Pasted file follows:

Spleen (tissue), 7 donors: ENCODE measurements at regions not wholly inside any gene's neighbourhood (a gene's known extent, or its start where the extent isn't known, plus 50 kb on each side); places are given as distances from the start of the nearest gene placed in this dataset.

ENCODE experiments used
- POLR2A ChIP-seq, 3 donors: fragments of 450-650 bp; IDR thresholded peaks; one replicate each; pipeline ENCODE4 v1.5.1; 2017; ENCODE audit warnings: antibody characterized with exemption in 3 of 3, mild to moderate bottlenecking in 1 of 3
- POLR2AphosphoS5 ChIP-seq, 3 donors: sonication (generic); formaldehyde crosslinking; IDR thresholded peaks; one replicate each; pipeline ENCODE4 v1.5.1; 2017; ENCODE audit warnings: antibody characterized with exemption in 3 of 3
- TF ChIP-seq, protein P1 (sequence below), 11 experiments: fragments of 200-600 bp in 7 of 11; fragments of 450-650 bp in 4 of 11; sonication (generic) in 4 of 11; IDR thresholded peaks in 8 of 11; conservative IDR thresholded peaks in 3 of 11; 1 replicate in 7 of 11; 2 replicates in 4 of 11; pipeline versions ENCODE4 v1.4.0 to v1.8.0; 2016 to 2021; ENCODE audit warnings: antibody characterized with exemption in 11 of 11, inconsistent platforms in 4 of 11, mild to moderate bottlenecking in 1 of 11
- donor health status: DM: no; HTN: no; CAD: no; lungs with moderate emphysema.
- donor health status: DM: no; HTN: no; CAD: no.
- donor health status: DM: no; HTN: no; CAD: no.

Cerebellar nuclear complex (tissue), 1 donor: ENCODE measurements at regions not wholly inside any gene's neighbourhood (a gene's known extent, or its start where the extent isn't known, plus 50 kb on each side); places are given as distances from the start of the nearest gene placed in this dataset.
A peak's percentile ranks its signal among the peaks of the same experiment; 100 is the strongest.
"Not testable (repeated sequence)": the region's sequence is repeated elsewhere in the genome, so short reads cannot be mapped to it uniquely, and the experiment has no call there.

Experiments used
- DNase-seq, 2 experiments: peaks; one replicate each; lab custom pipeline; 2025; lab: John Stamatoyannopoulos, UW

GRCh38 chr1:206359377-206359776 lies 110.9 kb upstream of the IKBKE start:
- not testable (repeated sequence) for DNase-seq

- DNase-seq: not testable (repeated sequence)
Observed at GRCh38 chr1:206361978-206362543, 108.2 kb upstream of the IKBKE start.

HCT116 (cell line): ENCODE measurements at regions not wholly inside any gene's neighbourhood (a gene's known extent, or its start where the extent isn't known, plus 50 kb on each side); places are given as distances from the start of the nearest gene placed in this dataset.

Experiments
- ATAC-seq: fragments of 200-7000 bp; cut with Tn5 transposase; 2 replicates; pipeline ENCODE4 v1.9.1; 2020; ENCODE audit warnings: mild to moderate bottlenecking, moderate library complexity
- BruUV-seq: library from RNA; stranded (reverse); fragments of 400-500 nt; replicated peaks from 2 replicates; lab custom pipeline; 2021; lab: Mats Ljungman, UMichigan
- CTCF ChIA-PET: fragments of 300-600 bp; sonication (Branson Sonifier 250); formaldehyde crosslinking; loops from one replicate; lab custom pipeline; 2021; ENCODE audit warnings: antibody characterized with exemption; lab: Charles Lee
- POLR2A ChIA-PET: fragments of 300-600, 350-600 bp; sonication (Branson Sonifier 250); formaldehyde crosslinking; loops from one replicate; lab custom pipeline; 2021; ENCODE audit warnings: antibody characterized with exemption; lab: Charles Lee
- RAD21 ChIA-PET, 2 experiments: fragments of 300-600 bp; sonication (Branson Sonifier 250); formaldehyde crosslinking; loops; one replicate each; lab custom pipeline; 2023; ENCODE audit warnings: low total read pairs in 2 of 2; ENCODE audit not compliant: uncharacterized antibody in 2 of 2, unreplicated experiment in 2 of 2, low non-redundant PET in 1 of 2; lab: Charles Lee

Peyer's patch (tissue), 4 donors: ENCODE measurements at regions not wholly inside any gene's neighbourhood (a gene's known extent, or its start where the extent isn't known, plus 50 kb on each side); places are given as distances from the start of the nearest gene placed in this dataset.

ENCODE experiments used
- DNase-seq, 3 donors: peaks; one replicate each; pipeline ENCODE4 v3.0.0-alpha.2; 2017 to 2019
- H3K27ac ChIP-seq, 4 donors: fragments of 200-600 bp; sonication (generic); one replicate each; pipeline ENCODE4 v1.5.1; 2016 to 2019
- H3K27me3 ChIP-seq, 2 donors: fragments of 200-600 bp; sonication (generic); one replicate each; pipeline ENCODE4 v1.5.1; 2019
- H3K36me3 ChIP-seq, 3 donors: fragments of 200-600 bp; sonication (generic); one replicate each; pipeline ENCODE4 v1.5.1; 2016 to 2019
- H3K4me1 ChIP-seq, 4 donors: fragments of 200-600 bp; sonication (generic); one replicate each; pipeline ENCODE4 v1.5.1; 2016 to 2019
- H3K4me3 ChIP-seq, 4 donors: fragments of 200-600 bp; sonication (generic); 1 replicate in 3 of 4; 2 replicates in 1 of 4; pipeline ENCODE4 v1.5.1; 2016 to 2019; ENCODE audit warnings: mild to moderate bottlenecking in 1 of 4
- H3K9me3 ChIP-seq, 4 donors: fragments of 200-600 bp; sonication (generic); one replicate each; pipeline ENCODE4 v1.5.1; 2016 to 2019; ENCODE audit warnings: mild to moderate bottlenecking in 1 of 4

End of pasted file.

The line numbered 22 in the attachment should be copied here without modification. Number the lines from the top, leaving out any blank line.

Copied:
- CTCF ChIA-PET: fragments of 300-600 bp; sonication (Branson Sonifier 250); formaldehyde crosslinking; loops from one replicate; lab custom pipeline; 2021; ENCODE audit warnings: antibody characterized with exemption; lab: Charles Lee